- The Washington Times - Wednesday, May 11, 2005

For decades, the federal government has raided the Social Security trust fund to finance other government spending. Social Security’s surplus is taken each year to finance all the other federal programs, from foreign aid to welfare.

It is time to stop this inexcusable raiding, and give the surplus instead to workers to start their own, individual, personal accounts.

Indeed, the new bill introduced this year by Rep. Paul Ryan, Wisconsin Republican, and Sen. John Sununu, New Hampshire Republican, phases in the accounts so over the first 10 years the account option is half its full size, allowing workers on average to shift about 3.2 percentage points of the full 12.4 percent payroll tax to the accounts. The total annual Social Security surpluses projected over the next 10 years, counting tax revenues and interest on the trust fund bonds, is enough to finance this Ryan-Sununu option during that period.

Congress should consequently stop the raid on the Social Security trust funds and use the money to finance the first 10 years of Ryan-Sununu. The surplus would then finance the future retirement benefits of today’s workers rather than other government spending. This is the only way to enact a true lockbox where the government can’t get its hands on the money to fuel further runaway spending on other programs.

To free the surpluses for the accounts, Congress must reduce its spending at least by the surplus of Social Security taxes over expenditures each year. That money belongs to the future retirement of working people and Congress shouldn’t be spending it anyway.

The government pays the interest on the Social Security trust fund bonds by issuing new bonds to the trust funds each year. To the extent needed to finance the Ryan-Sununu accounts for the next 10 years, those bonds would be issued instead to the accounts of each worker across the country. Workers would be free to choose to sell those bonds and invest the money in broader mutual funds if they desire. These bonds, of course, would not be new debt but rather money the government already owes to the trust funds under the current system.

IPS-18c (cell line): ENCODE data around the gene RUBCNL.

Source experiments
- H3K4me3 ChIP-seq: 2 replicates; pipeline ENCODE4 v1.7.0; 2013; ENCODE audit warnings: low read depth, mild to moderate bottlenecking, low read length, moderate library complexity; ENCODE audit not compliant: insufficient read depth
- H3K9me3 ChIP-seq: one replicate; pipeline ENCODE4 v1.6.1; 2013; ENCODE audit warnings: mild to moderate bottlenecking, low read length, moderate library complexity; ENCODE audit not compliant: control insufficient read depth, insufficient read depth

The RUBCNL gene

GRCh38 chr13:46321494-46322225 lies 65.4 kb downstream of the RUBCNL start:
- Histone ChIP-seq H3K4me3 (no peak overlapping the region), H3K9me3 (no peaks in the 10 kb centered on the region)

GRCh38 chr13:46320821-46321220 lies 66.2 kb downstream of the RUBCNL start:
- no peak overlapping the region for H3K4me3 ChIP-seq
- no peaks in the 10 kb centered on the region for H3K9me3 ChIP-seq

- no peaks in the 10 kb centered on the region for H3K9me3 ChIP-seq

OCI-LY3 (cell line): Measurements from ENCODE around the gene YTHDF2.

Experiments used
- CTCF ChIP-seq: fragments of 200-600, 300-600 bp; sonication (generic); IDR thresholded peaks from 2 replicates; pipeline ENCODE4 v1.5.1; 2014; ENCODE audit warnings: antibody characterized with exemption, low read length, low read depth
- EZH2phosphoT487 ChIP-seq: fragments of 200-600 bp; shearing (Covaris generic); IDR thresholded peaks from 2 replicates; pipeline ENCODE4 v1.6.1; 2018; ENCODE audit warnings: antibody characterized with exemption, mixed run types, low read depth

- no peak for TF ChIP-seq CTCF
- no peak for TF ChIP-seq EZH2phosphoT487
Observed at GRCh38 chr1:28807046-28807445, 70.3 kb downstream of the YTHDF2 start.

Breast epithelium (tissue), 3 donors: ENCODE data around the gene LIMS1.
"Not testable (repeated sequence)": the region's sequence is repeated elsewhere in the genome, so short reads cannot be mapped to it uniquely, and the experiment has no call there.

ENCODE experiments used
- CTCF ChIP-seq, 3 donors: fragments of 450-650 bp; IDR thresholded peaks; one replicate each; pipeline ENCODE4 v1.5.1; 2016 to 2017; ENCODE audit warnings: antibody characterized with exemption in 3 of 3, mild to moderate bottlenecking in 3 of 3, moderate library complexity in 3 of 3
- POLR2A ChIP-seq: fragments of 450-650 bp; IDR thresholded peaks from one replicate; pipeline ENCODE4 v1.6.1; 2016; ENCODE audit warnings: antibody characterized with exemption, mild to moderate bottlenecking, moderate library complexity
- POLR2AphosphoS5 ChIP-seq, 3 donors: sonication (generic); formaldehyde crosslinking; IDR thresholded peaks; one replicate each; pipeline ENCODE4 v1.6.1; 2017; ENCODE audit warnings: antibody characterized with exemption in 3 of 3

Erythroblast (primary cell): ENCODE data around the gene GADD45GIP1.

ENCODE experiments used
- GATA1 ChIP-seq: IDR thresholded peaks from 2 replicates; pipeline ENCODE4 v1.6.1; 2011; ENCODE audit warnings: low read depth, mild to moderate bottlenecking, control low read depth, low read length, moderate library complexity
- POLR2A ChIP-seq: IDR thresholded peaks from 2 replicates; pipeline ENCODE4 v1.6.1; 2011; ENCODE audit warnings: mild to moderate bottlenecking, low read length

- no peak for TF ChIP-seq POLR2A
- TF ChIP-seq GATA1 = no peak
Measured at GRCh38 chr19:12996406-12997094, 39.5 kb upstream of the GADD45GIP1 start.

It would also be very desirable to phase in the Ryan-Sununu budget process reforms over the first 10 years as well, including a reduction in the rate of growth of federal spending by 1 percentage point a year for eight years. This would produce net surpluses from the reform in the first 10 years, and provide the foundation for expanding to the full Ryan-Sununu accounts after the first 10 years.

This reform would provide better benefits for working people from Day One, as the market returns earned by the accounts would be so much more than Social Security has even promised, let alone what it can pay. It would provide personal ownership and control for workers over their retirement funds, stopping the long practice of raiding the trust funds.

It would empower low- and moderate-income workers to accumulate substantial personal savings and wealth for the first time, which they can leave wholly or partly to their families by inheritance. It would greatly boost the economy through lower effective taxes and higher savings and investment.

Finally, even the smaller accounts adopted for the first 10 years would substantially reduce Social Security’s long-term deficits, as the benefit obligations born by the old framework would be substantially reduced and taken up by the personal accounts. If the accounts were expanded after 10 years to the full Ryan-Sununu level of 6.4 percentage points on average, the long-term deficits would be ended, achieving permanent Social Security solvency. The chief actuary of Social Security has scored the Ryan-Sununu bill as achieving exactly this result.

This is achieved, moreover, without cuts in future promised benefits or tax increases. With better benefits to be provided in the future by the accounts in place of benefits financed by the old Social Security framework, there is no longer any need to talk about eliminating that old system’s deficits via tax increases and benefit cuts. This seemingly simple point has proven difficult for many would-be reformers to understand.

Through this approach, therefore, we can focus on what Social Security reform should be about, providing a better deal for working people. Personal accounts as in the Ryan-Sununu bill, indeed, offer the chance for a historic breakthrough in prosperity for working people.

Larry Hunter is vice president and chief economist for the Free Enterprise Fund. Peter Ferrara is a senior fellow at the Institute for Policy Innovation and director of the Social Security Project for the Free Enterprise Fund.

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